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### Sampling

www.educationforum.co.uk

What is Sampling?

- A great deal of sociological research makes use of sampling. This is a technique aiming to reduce the number of respondents in a piece of research, whilst retaining - as accurately as possible - the characteristics of the whole group.
- The purpose of taking a sample is to investigate features of the population in greater detail than could be done if the total population was used, and to draw inferences about this population. In addition, at the practical level, a sample is likely to be both cheaper and quicker to investigate.
- All sampling will involve error and sociologists have developed sampling techniques in order to minimize this error. All methods of sampling make use of a sampling frame.

What is a Sampling Frame?

- A sampling frame is the list of members of the total population of interest. From this list a sample to study can be drawn. For example, such a list may be an electoral register, if information about those with voting rights is sought, or the family practitioner committee lists if a health survey is projected, or vehicle registration lists, if car ownership or road transport is under study.

Types of Sampling

- The random sample
- For inferences about a population to be valid, the sample must be truly representative, the only way to ensure this is to take a Random sample. This involves using either random numbers or systematic sampling. Random numbers are used to ensure that every individual in a sampling frame has an equal chance of being selected as a member of the sample.

Types of Sampling

- Systematic samplinginvolves randomly selecting the first individual from the list, then subsequently individuals at every fixed interval, for example, every tenth person if a 10% sample is desired.
- Examples of random sampling include ERNIE, a telephone directory, out of a hat.
- An example of systematic random sampling is Willmott and Young's sample of Bethnal Green families.
- Systematic sampling makes representativeness more probable

Stratified Sampling

- When the population to be studied is large and the sample relatively small it may be efficient to use stratified sampling. Random sampling assumes that the list of the population involved (sampling frame) has no particular order of characteristics, which could have any bearing on the investigation. But in social research, most sample frames are not of this type, but have a definite order. For example, classroom research - school classes are already stratified and research then often takes a sample from each point on the strata.
- Stratified samples tend to have smaller sampling errors than random samples of the same size. This is because the sample is divided into several groups in proportion to their known prevalence in an attempt to construct a sample that is representative of the whole.

Quota Sampling

- This is a sampling method in which a sample is selected by quotas from each defined portion of the population. The method does not fulfill the normal requirements of random sampling. It involves breaking down the parent populations into strata according to relevant features and calculating how many individuals to include in each of these categories to reflect the parent population structure. Thus so far this is the same as a stratified sample and randomness can still be achieved.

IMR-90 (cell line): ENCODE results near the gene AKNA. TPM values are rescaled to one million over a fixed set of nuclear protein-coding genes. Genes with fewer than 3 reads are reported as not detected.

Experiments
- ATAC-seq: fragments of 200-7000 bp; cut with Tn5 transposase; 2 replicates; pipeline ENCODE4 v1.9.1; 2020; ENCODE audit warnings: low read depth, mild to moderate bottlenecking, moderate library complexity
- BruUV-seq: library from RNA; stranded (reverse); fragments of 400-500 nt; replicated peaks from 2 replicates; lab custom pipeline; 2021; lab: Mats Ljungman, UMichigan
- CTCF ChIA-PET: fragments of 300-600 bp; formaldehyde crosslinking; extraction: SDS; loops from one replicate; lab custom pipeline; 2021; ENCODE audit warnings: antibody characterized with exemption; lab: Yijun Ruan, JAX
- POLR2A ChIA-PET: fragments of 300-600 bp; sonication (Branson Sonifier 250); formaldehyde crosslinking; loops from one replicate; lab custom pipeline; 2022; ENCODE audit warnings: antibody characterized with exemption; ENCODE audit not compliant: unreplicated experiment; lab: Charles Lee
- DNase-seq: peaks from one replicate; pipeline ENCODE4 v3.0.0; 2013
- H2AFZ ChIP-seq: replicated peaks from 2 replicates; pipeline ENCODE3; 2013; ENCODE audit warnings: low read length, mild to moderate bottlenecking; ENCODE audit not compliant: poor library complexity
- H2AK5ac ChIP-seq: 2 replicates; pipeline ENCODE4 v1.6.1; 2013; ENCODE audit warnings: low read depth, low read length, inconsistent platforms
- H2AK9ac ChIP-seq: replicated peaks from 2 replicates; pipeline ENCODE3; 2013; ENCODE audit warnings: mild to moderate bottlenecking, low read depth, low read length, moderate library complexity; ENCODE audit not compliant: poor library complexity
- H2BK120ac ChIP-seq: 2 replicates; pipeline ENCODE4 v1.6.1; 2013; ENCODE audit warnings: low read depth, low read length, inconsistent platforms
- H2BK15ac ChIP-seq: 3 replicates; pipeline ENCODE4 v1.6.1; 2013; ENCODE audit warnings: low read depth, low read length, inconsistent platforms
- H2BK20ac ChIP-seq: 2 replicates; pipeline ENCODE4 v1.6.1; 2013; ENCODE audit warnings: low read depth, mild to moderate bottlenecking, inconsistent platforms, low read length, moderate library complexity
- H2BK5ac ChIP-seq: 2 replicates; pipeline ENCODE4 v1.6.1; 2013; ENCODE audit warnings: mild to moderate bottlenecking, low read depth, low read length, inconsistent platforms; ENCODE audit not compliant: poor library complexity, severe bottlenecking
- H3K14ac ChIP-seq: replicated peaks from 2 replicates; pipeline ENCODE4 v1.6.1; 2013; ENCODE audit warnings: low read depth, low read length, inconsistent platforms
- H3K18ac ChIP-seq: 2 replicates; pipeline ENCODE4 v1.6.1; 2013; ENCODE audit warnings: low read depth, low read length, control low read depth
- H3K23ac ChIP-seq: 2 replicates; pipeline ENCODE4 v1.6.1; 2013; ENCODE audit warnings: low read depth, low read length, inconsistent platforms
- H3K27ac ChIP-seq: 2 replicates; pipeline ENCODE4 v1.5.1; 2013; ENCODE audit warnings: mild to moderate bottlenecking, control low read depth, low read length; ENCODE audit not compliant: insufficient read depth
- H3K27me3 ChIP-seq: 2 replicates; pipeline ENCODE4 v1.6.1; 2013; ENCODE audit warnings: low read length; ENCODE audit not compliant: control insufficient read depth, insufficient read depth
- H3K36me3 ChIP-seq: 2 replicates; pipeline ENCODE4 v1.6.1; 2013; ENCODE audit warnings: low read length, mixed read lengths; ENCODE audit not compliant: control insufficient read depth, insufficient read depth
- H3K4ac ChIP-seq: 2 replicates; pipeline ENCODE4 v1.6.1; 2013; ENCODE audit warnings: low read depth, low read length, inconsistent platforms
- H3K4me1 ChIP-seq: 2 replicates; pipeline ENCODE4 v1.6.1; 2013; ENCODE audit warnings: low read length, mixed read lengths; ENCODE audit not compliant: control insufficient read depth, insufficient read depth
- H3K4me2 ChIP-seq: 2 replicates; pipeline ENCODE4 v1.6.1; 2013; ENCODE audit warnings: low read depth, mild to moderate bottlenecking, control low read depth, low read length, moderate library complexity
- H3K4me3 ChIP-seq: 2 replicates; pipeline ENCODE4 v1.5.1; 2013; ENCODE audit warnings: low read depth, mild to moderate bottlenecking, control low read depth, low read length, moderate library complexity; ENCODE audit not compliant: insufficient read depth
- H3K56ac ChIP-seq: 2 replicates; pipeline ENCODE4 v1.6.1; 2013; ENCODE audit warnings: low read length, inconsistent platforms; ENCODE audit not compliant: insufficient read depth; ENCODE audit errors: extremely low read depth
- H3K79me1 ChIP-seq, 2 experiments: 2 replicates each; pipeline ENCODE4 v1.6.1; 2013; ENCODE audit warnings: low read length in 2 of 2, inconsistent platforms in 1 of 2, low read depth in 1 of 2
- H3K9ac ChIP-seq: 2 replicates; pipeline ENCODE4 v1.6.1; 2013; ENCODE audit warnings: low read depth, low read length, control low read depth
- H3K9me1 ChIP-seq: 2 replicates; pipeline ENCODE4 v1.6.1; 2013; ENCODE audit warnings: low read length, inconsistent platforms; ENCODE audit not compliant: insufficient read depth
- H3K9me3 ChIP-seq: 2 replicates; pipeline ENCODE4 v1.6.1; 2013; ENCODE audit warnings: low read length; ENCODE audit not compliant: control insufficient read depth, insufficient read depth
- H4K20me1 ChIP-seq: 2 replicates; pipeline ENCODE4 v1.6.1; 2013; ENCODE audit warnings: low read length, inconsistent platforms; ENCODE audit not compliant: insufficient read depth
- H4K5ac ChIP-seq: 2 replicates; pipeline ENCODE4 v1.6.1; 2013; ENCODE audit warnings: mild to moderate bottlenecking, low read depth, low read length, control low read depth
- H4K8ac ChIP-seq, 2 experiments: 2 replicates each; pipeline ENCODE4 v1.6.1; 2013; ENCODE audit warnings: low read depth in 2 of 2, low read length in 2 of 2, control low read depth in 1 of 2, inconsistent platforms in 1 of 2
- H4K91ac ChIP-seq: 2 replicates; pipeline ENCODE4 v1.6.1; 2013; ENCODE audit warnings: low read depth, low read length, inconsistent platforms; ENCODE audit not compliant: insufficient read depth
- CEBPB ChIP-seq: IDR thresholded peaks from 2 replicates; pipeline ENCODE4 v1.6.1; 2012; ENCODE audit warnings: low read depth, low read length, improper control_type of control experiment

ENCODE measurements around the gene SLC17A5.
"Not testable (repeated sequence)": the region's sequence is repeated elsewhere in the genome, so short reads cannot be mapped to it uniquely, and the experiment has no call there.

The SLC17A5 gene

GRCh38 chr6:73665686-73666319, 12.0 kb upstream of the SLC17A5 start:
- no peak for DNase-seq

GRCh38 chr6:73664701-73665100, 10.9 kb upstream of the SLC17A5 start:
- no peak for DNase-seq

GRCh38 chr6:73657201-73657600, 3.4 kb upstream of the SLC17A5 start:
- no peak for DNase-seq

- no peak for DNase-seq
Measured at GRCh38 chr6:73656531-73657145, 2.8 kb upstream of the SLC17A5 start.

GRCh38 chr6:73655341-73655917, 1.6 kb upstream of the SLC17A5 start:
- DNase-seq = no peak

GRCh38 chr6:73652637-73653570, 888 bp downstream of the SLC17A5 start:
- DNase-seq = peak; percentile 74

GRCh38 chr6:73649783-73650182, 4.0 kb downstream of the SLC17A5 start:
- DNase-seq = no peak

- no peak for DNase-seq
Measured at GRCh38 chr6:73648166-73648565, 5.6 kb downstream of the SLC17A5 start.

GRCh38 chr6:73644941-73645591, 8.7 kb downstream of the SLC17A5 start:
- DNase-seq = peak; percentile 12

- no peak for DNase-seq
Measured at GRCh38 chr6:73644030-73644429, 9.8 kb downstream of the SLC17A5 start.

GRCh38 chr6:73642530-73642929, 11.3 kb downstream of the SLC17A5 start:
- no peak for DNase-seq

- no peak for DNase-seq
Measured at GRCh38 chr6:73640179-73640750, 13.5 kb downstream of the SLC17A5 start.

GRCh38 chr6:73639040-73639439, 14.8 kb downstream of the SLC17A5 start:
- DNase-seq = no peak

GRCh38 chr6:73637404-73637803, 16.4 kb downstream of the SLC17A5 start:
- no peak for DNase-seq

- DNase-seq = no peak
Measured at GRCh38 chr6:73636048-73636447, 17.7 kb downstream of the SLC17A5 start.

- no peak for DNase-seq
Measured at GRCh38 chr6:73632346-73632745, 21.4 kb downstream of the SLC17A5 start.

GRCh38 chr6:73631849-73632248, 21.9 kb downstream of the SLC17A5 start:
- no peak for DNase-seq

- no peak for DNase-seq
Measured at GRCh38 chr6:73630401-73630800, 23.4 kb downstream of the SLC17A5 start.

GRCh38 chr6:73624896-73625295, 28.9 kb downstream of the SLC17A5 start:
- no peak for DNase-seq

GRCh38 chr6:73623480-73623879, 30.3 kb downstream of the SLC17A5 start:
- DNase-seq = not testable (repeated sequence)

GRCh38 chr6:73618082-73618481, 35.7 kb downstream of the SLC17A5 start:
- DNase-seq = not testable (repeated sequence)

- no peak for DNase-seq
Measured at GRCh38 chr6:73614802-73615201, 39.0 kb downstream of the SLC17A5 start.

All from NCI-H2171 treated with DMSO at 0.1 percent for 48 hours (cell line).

- However, once the size of each of these groups is decided no attempt at randomness is made. Instead, the interviewers are instructed to achieve appropriate selections (quotas) to fulfill the requirements within each group.
- Contacts are made until a quota is filled. Therefore, non-response cannot occur. The interviewer makes the final choice of sample. However the choice is limited by availability, and the diligence and honesty of the interviewer. The method is much used by market research and opinion pollsters.

Panel Sampling

- This is a form of longitudinal study, but is usually of shorter duration and more focused. It involves questioning the same sample at regular intervals to observe trends of opinion. With this sort of sample, as opposed to cross sectional (one off) studies, change over time can be monitored. A disadvantage is that respondents are lost through death or lack of interest or moving and that those who remain may become atypical through the very experience of being panel members.

Cluster Sampling

- This is a method of sampling which selects from groups (clusters) already existing in the parent population rather than assembling a random sample. This tends to be quicker and cheaper, but may lead to a biased sample if the clusters are not representative of the parent population. For example, polls taken of attitudes to government policy may be carried out in selected areas of the country thought to be representative, but because of local political dynamics this may not be the case.

Snowball Sampling

- This is a method of selecting a sample by starting with a small selected group of respondents and asking them for further contacts. This is not therefore a random sample and no inferences about the characteristics of the parent population can be made from such a study. Its use is primarily in the collection of in depth qualitative data, perhaps on sensitive topics, where an obvious sampling frame does not exist and the best method of selection is through personal contacts. Such a method might be used in an investigation of sexual habits or bereavement experiences.

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